In Lagos, about 70% of households aren’t connected to the grid. The lucky few with connections contend with blackouts lasting more than 12 hours a day. The national grid delivers only 1,000 megawatts to a city of 25 million people. By contrast, Shanghai, with roughly the same population, supplies more than 30,000 MW at peak demand.

That’s why there are all those generators in Lagos. Researchers at Dalberg Global Development Advisors, a consultant in New York, estimated as recently as 2019 that Nigeria had a fleet of 22 million small gasoline-powered generators. In all, these low power generators emit 51 million tons of carbon dioxide equivalent annually, which is roughly equal to all the emissions produced by New York City.

A third of these generators are in Lagos, where they have a total output of around 15,000 MW of energy by some estimates, which is 15 times more than what the electrical grid supplies. “There’s a failed social contract that’s very apparent,” says Taibat Lawanson, professor of urban management and governance at the University of Lagos. “Everyone in Lagos is fending for themselves.”

Lagos has a plan to provide all its residents with reliable electricity by the end of 2036. That strategy depends on the creation of a market that will serve only the city rather than relying on the national grid. A federal law passed in June paves the way for the work to start. Even with its own electricity market, Lagos still intends to maintain an off-grid component as part of its energy mix. It also aspires to phase out fossil fuel generators, which would bring the country closer to its goal of becoming carbon neutral by 2060.

Economics Will Be Key

But the average Nigerian isn’t thinking about their carbon footprint, and energy savings may end up being the strongest argument to change behavior. “Removing subsidies will focus greater attention on efficient sources of energy because people now have to pay for it themselves,” says Eluma Obibuaku, senior vice president and head of power at the African Finance Corp. in Lagos. “Anything that’s more efficient will win.”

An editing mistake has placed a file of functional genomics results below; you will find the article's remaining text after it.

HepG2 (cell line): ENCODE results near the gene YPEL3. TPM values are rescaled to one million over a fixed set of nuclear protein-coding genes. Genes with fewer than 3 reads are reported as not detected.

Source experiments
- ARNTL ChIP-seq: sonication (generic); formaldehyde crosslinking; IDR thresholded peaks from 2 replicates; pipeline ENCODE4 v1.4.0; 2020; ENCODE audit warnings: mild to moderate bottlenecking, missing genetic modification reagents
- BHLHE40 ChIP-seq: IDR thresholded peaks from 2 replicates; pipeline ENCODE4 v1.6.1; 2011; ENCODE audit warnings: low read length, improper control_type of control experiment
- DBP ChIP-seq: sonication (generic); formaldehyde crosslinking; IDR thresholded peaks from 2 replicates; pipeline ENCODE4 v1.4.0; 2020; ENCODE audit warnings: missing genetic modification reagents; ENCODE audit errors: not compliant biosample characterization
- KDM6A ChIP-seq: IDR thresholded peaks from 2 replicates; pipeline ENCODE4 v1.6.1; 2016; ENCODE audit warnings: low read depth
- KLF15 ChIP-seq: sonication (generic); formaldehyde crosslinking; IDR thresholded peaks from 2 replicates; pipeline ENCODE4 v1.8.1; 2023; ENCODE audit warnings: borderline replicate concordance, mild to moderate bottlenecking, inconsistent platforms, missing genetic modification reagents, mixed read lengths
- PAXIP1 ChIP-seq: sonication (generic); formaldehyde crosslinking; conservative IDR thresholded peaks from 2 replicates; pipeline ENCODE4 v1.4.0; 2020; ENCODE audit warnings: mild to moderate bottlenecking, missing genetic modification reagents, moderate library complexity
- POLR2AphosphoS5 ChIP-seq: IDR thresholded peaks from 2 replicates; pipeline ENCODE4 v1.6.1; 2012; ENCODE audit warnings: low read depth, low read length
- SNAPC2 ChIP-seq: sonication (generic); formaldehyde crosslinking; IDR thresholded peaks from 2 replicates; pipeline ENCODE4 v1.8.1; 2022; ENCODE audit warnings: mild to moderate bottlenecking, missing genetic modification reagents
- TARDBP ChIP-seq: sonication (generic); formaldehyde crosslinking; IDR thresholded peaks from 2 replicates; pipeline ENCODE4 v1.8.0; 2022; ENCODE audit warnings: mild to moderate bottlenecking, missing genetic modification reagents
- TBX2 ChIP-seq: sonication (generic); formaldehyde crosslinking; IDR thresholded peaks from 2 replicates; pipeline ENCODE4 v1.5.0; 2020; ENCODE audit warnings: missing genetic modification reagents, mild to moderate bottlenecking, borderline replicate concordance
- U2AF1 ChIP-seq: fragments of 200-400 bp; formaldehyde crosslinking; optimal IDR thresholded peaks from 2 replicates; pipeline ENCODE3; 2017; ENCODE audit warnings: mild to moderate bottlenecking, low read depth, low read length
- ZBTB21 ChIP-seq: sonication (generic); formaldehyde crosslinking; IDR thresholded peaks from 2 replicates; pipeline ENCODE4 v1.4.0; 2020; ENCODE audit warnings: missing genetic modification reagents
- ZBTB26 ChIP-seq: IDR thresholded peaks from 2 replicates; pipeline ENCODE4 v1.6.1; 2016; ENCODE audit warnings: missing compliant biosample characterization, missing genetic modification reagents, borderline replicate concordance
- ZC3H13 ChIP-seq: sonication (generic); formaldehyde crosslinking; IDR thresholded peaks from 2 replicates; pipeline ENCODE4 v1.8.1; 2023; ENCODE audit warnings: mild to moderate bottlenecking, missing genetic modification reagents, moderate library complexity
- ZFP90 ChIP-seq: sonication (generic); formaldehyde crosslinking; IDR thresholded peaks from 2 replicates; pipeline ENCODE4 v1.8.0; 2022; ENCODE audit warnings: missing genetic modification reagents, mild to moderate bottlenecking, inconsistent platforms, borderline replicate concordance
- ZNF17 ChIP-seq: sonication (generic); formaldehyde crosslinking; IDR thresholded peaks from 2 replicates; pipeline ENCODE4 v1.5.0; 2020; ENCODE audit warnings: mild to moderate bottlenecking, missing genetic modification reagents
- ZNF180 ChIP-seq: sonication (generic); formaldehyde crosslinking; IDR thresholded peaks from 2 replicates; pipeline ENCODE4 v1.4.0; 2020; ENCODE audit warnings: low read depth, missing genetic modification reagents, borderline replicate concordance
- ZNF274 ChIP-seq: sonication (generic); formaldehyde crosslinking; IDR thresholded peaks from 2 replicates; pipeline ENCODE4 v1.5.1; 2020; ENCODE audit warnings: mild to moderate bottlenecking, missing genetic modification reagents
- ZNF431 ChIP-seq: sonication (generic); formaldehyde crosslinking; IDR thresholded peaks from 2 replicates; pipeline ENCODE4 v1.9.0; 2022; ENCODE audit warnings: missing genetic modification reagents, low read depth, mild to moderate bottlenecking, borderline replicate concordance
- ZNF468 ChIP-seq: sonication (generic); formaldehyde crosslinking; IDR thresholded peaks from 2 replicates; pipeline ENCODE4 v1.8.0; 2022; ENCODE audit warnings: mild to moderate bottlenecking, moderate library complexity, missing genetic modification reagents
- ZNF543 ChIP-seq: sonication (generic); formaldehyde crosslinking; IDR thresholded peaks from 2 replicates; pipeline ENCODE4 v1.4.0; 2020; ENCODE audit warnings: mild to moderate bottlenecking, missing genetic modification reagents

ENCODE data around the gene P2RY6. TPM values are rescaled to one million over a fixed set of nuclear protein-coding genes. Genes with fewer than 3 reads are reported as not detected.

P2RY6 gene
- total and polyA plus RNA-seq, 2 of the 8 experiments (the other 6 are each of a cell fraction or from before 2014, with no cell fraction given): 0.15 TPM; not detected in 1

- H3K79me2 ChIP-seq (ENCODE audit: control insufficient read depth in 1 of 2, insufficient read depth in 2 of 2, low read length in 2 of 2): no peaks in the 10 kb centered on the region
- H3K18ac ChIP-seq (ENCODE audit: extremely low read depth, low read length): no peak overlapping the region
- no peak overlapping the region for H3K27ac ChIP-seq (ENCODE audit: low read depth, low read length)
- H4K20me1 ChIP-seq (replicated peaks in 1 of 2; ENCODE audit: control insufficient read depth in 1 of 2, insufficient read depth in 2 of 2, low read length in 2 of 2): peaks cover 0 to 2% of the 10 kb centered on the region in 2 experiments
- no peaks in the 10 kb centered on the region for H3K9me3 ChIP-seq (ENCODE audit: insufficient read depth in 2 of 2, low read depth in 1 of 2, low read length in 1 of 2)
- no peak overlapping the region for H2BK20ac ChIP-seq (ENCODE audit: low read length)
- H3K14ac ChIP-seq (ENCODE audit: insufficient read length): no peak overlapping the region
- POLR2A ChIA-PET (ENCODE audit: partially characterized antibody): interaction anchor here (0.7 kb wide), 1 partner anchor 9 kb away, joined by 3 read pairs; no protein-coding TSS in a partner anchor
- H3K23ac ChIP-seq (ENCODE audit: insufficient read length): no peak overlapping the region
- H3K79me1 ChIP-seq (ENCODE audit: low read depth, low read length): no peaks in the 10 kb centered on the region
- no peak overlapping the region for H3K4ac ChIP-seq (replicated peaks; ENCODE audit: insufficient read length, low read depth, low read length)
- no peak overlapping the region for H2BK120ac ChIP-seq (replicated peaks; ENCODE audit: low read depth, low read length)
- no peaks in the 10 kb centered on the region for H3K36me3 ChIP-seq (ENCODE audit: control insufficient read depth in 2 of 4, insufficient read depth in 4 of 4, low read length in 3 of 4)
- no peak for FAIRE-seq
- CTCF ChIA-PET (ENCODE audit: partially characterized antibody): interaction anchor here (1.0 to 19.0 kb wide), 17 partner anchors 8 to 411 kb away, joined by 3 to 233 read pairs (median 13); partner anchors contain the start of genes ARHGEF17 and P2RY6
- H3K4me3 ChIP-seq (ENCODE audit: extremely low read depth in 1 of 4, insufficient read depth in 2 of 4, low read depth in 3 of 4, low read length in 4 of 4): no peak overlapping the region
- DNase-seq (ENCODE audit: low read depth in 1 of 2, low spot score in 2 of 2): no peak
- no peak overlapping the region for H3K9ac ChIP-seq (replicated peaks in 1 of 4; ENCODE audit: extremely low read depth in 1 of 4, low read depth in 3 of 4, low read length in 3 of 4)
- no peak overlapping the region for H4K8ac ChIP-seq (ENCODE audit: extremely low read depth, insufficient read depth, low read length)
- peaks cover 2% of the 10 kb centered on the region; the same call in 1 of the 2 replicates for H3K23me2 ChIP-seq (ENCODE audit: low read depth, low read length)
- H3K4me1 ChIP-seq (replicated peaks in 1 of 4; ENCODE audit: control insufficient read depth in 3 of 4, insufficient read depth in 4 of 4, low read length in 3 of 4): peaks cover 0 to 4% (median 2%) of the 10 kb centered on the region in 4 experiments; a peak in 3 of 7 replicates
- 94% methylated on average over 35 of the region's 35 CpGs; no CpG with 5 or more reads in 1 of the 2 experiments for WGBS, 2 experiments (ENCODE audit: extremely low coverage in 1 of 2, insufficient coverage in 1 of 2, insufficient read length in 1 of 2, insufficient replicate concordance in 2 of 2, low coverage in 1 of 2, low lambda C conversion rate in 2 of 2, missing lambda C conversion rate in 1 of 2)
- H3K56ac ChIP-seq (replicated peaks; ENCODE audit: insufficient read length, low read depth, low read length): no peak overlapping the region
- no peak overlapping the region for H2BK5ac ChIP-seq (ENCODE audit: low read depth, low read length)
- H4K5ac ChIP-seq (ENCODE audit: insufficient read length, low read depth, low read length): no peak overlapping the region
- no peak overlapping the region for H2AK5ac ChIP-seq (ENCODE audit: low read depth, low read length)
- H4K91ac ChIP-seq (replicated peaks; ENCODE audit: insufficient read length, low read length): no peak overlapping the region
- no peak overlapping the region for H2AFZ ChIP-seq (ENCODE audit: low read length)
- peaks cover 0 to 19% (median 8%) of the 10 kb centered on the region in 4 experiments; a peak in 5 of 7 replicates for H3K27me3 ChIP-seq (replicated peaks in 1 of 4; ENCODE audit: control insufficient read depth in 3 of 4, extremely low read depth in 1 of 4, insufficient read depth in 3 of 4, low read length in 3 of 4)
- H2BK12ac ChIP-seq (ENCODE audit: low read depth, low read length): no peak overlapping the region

The country’s nascent solar industry wants to supply that efficient energy. But challenges remain, such as financing and convincing people to trust a new technology. Adeyemo says years of trying to sell solar have taught him it’s about building affordable products that suit the customer’s lifestyle rather than trying to get them to abandon what they know and are comfortable with.

There’s a lesson in there for everyone who is advocating for people to adopt electric vehicles or alter their behavior in some way to reduce their personal carbon footprint. Usually economics will carry the day in those situations. With the demise of fuel subsidies in Nigeria, the incentive to switch to personal solar power systems like the ones Arnergy sells is much more powerful than it was just six months ago.

If Nigeria in general and Lagos in particular are able to skip over the electrical grid phase and move directly to a model that allows people to control their own personal energy needs by using solar energy, that would be a win for Nigerians and the Earth.

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Steve Hanley

Steve writes about the interface between technology and sustainability from his home in Florida or anywhere else The Force may lead him. He is proud to be "woke" and doesn't really give a damn why the glass broke. He believes passionately in what Socrates said 3000 years ago: "The secret to change is to focus all of your energy not on fighting the old but on building the new."